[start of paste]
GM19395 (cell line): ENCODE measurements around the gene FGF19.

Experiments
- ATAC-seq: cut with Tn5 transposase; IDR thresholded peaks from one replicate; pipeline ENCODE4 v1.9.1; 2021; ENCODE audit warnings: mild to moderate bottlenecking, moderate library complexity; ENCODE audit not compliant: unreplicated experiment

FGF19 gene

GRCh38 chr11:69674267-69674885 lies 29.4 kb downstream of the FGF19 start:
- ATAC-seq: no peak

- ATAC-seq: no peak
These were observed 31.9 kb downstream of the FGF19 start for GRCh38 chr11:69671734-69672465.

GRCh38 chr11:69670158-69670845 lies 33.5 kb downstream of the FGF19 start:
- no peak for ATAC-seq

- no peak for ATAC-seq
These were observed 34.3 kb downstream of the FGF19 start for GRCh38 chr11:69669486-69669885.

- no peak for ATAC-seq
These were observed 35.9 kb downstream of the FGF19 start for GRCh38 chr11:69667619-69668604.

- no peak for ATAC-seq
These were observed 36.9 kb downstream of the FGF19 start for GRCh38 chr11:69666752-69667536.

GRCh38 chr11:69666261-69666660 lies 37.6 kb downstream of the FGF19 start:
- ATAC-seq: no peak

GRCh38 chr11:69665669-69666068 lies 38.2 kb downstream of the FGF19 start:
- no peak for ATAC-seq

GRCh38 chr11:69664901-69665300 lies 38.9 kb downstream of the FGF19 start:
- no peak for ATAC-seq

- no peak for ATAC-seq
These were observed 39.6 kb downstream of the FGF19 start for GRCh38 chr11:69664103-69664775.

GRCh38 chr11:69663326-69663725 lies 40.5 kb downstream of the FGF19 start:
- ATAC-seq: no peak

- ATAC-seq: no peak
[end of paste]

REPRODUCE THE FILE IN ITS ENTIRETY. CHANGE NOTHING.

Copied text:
GM19395 (cell line): ENCODE measurements around the gene FGF19.

Experiments
- ATAC-seq: cut with Tn5 transposase; IDR thresholded peaks from one replicate; pipeline ENCODE4 v1.9.1; 2021; ENCODE audit warnings: mild to moderate bottlenecking, moderate library complexity; ENCODE audit not compliant: unreplicated experiment

FGF19 gene

GRCh38 chr11:69674267-69674885 lies 29.4 kb downstream of the FGF19 start:
- ATAC-seq: no peak

- ATAC-seq: no peak
These were observed 31.9 kb downstream of the FGF19 start for GRCh38 chr11:69671734-69672465.

GRCh38 chr11:69670158-69670845 lies 33.5 kb downstream of the FGF19 start:
- no peak for ATAC-seq

- no peak for ATAC-seq
These were observed 34.3 kb downstream of the FGF19 start for GRCh38 chr11:69669486-69669885.

- no peak for ATAC-seq
These were observed 35.9 kb downstream of the FGF19 start for GRCh38 chr11:69667619-69668604.

- no peak for ATAC-seq
These were observed 36.9 kb downstream of the FGF19 start for GRCh38 chr11:69666752-69667536.

GRCh38 chr11:69666261-69666660 lies 37.6 kb downstream of the FGF19 start:
- ATAC-seq: no peak

GRCh38 chr11:69665669-69666068 lies 38.2 kb downstream of the FGF19 start:
- no peak for ATAC-seq

GRCh38 chr11:69664901-69665300 lies 38.9 kb downstream of the FGF19 start:
- no peak for ATAC-seq

- no peak for ATAC-seq
These were observed 39.6 kb downstream of the FGF19 start for GRCh38 chr11:69664103-69664775.

GRCh38 chr11:69663326-69663725 lies 40.5 kb downstream of the FGF19 start:
- ATAC-seq: no peak

- ATAC-seq: no peak